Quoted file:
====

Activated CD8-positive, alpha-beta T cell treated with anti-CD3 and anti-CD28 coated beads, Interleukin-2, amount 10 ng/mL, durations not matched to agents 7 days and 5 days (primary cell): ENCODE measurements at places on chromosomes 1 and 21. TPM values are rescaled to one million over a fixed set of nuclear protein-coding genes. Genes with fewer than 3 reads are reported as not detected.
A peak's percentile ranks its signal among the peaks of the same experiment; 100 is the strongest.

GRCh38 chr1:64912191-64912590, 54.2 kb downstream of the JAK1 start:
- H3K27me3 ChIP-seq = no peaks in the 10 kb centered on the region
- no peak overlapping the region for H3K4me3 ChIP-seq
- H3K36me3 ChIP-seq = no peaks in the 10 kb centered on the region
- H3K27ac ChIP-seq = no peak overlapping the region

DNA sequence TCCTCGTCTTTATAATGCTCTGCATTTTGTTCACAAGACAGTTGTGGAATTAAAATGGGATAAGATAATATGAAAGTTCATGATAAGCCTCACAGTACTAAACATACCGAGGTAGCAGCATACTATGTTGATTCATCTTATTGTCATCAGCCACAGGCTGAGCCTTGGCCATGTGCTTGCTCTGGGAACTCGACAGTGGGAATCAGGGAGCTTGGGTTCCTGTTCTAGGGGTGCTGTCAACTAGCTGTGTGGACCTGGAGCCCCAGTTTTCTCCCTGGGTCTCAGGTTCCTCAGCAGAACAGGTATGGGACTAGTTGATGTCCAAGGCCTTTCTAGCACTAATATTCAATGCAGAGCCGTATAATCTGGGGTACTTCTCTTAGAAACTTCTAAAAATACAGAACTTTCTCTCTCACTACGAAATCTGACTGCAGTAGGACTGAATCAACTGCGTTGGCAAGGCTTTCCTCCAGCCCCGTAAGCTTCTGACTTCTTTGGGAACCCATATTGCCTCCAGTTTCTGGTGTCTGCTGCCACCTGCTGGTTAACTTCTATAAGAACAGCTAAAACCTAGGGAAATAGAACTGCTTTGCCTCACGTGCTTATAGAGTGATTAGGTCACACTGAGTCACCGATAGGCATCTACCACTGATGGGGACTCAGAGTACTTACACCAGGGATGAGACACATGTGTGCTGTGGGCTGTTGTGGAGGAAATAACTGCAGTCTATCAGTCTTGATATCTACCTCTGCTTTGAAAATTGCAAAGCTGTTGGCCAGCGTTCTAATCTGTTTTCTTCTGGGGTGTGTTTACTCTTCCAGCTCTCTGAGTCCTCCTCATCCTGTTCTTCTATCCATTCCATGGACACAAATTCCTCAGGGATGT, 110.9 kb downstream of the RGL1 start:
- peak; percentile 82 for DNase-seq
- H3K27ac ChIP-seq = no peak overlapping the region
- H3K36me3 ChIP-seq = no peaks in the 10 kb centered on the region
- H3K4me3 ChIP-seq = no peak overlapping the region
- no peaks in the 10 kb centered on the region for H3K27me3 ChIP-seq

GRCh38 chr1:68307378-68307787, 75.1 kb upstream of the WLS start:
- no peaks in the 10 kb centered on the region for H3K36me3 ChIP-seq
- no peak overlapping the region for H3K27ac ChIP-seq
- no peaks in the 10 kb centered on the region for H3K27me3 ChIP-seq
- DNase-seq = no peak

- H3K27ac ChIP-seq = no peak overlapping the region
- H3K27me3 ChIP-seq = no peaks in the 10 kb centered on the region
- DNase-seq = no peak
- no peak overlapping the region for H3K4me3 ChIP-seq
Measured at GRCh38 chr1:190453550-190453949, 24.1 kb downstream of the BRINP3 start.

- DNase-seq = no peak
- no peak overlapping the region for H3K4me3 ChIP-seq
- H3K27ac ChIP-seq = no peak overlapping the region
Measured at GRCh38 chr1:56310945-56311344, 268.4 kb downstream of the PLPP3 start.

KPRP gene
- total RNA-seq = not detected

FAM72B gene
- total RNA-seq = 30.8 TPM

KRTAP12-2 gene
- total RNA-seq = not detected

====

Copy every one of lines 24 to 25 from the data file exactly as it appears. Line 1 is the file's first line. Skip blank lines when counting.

- DNase-seq = no peak
- no peak overlapping the region for H3K4me3 ChIP-seq